In Germany’s Cities, Deaconess Bueltmann Walks with the Lost and Searching May 29, 2024

When LCMS Deaconess Kim Bueltmann received her call to serve in the mission field of Leipzig, Germany, her fluency in the German language made moving there less daunting. But little did she know that she’d be witnessing to far more people than the Germans!

In recent years, Germany has become a hub for refugees from places like Iran (also called Persia) and Ukraine. At a time when the European public has largely fallen away from their Christian roots, German Lutherans are taking hold of the opportunity to share the Gospel with the immigrants in their communities.

While it may seem next to impossible to interact in a community with such a breadth of languages, cultures, and experiences with religion, for Deaconess Bueltmann, sharing the Gospel is simply a question of taking one step at a time, at the rate each person is able to go.

“A lot of Persians come [to the church] and they want to jump on board right away. But then there are also the Germans in our neighborhood who maybe don’t want to think about faith matters that much or talk about them,” she said.

Walking with the Persians

Many Persian immigrants are refugees seeking asylum in Germany in order to safely practice their Christian faith. “Even though I came in thinking I know nothing about Iran or Afghanistan or their language or their people, I almost felt more at home with them in the beginning because a lot of them were already Christians or were wanting to become Christians,” Deaconess Bueltmann (pictured above) reflected.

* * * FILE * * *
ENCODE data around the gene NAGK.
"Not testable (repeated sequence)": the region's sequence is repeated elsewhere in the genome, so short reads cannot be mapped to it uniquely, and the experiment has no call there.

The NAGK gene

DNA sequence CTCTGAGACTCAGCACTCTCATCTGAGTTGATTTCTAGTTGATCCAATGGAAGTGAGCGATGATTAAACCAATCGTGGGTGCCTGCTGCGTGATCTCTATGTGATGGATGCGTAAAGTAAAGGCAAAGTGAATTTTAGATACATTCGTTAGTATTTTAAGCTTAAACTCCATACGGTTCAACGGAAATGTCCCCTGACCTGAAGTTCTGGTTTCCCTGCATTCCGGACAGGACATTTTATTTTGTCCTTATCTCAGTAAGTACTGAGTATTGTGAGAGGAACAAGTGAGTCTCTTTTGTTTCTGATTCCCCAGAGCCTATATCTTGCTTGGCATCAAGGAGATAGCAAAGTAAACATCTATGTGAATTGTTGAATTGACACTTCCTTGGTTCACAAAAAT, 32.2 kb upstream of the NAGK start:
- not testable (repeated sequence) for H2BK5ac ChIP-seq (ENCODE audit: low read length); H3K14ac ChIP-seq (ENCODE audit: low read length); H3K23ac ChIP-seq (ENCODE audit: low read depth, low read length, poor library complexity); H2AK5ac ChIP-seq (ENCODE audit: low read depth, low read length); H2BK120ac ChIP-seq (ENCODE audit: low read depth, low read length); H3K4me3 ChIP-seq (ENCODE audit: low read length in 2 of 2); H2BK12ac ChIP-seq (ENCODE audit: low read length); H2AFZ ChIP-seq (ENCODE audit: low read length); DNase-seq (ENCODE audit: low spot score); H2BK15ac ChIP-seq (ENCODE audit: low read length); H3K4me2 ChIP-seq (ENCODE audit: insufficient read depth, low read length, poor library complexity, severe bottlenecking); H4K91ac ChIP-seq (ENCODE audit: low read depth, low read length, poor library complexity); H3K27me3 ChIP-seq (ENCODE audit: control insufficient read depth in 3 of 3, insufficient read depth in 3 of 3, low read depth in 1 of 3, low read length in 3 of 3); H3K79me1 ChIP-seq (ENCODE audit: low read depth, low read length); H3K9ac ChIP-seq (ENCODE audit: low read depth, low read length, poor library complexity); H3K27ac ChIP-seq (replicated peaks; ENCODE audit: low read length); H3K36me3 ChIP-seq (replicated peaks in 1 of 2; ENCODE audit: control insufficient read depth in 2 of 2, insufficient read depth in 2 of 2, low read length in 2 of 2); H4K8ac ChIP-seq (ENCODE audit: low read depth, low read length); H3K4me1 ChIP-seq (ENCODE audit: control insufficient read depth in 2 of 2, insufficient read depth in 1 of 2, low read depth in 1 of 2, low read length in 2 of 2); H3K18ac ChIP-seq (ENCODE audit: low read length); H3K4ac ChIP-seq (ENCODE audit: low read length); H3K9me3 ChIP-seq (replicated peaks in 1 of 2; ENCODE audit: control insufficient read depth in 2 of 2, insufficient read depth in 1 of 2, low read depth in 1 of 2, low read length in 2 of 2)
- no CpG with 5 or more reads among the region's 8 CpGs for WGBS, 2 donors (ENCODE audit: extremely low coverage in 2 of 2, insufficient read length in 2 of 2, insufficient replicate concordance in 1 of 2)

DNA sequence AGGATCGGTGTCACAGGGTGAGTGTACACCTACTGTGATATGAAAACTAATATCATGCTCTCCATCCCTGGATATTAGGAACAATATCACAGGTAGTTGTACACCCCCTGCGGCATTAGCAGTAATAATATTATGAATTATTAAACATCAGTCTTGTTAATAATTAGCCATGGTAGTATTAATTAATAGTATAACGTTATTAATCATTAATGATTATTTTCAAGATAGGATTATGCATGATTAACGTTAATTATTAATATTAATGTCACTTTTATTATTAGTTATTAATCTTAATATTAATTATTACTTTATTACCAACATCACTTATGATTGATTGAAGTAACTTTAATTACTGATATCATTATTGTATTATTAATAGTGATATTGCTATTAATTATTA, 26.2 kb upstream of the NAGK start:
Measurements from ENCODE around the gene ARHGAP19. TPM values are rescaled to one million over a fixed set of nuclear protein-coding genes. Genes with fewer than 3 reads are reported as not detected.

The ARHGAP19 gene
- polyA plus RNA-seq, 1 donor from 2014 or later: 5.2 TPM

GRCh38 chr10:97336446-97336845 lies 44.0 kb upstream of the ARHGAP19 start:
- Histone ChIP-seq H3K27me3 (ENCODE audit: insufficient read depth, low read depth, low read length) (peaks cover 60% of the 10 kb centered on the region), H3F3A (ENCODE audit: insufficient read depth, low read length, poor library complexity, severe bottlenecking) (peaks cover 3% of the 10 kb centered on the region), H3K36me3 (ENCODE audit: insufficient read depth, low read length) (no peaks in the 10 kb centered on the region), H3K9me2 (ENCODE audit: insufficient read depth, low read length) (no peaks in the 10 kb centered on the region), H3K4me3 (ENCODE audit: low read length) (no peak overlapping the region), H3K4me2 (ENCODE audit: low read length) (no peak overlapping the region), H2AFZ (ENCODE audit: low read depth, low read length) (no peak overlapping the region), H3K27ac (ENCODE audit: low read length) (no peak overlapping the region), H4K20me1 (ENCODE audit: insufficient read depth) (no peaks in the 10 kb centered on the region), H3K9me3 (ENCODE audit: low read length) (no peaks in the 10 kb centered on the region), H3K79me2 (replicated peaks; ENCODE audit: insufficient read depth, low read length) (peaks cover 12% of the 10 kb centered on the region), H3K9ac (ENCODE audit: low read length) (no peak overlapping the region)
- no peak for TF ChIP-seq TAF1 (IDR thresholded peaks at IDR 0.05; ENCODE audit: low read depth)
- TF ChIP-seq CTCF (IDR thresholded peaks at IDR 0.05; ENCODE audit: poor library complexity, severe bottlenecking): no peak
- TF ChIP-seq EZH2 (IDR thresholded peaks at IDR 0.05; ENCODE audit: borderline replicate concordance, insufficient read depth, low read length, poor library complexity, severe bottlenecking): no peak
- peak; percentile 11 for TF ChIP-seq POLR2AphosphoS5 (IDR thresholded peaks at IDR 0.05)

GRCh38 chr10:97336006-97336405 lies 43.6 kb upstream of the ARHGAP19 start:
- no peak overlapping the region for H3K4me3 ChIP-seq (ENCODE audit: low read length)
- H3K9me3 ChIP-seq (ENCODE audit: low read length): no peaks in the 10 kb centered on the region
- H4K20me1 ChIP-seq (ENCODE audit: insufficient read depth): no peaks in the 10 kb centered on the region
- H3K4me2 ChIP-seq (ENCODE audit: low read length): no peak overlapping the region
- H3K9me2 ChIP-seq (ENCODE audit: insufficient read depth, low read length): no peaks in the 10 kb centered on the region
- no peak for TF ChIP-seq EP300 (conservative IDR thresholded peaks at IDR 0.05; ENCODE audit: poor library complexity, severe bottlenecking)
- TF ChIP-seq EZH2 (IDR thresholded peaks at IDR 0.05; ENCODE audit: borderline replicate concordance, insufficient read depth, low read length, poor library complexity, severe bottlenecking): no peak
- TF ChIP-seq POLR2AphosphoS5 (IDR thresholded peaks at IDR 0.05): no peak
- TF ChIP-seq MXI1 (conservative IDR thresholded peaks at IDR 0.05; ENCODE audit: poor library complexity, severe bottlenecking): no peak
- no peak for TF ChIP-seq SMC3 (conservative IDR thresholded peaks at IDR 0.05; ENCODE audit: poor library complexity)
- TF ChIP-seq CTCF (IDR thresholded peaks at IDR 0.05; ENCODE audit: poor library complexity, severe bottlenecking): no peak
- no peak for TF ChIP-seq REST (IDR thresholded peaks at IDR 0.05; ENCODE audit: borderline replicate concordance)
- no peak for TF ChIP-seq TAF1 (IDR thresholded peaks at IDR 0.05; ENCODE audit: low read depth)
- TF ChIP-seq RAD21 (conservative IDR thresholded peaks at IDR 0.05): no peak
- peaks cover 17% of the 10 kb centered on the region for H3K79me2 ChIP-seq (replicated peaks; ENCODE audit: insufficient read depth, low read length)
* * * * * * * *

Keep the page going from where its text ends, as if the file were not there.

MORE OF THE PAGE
For others, the path to faith looks a bit different. “We have an outreach center in the middle of the neighborhood where a lot of international folks live. They know we speak [German] and a lot of them need help with translation,” explained Deaconess Bueltmann. “So they’ll bring in a letter and we’ll sit down and help them with their legal document or whatever it is. Then maybe they’ll come back and start to learn more in our classes at Evangelical Lutheran Holy Trinity Church in Leipzig. We do classes in Persian (Farsi) as an introduction to the Christian faith. And then I go more in depth, to deepen their knowledge of the faith.”

That’s where LHF books come in very handy! “We have a stockpile of Bibles, but what’s really been helpful is [LHF’s Farsi translation of] A Child’s Garden of Bible Stories,” said Deaconess Bueltmann. “If they’re completely new to the faith and they don’t know the Bible stories, it can be a good place for them to start to get a good overview and understanding. Luther’s Small Catechism, of course, is the starting point for our baptism classes, and we use that to teach the basics of Lutheran doctrine and our faith.”

Lutheran churches in Germany have grown by the hundreds because of Persian converts. She explained that while it’s easy to question the sincerity of their beliefs based on how quickly they join the church, it makes sense that they’re so open to the faith.

“In their culture, they’re more open to the idea that there is a God, and they know it’s not the god of Islam. They’ve seen a lot of hurt caused by the Islamic regime in their country, and that’s why they left; they want to get away from that,” she explained. “A number of them maybe started investigating Christianity already before they left, or were even parts of secret churches there, and that’s why they had to come here.”

Many of the Christian refugees are eager to share their faith with their nonbelieving friends and family.

Deaconess Bueltmann shared the story of two Afghani refugees who were in the same German assimilation classes. One was Christian and the other Muslim. “The Muslim man was suffering from a lot of depression. One of our Persian church members said to him one day, ‘Is everything okay?’